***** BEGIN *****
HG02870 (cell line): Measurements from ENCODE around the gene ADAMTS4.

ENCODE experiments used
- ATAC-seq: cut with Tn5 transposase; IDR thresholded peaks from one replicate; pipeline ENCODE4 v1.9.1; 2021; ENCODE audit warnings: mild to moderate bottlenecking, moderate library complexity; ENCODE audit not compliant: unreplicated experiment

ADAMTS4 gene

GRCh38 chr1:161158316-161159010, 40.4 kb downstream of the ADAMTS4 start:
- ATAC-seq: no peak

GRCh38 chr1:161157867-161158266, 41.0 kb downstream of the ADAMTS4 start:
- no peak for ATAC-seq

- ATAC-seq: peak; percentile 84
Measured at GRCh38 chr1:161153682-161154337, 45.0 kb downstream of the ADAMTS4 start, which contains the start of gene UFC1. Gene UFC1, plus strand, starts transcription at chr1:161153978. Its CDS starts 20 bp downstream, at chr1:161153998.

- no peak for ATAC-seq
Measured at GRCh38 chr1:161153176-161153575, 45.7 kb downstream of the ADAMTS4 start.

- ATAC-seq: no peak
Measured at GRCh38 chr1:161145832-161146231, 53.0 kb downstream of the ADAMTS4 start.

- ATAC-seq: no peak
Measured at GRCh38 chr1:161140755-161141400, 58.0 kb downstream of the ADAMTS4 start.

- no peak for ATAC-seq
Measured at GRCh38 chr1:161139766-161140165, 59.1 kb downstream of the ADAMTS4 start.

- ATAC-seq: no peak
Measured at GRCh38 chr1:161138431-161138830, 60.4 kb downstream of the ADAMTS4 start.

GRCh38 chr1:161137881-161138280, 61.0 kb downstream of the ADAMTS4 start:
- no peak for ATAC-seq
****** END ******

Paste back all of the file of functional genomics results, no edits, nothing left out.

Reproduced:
HG02870 (cell line): Measurements from ENCODE around the gene ADAMTS4.

ENCODE experiments used
- ATAC-seq: cut with Tn5 transposase; IDR thresholded peaks from one replicate; pipeline ENCODE4 v1.9.1; 2021; ENCODE audit warnings: mild to moderate bottlenecking, moderate library complexity; ENCODE audit not compliant: unreplicated experiment

ADAMTS4 gene

GRCh38 chr1:161158316-161159010, 40.4 kb downstream of the ADAMTS4 start:
- ATAC-seq: no peak

GRCh38 chr1:161157867-161158266, 41.0 kb downstream of the ADAMTS4 start:
- no peak for ATAC-seq

- ATAC-seq: peak; percentile 84
Measured at GRCh38 chr1:161153682-161154337, 45.0 kb downstream of the ADAMTS4 start, which contains the start of gene UFC1. Gene UFC1, plus strand, starts transcription at chr1:161153978. Its CDS starts 20 bp downstream, at chr1:161153998.

- no peak for ATAC-seq
Measured at GRCh38 chr1:161153176-161153575, 45.7 kb downstream of the ADAMTS4 start.

- ATAC-seq: no peak
Measured at GRCh38 chr1:161145832-161146231, 53.0 kb downstream of the ADAMTS4 start.

- ATAC-seq: no peak
Measured at GRCh38 chr1:161140755-161141400, 58.0 kb downstream of the ADAMTS4 start.

- no peak for ATAC-seq
Measured at GRCh38 chr1:161139766-161140165, 59.1 kb downstream of the ADAMTS4 start.

- ATAC-seq: no peak
Measured at GRCh38 chr1:161138431-161138830, 60.4 kb downstream of the ADAMTS4 start.

GRCh38 chr1:161137881-161138280, 61.0 kb downstream of the ADAMTS4 start:
- no peak for ATAC-seq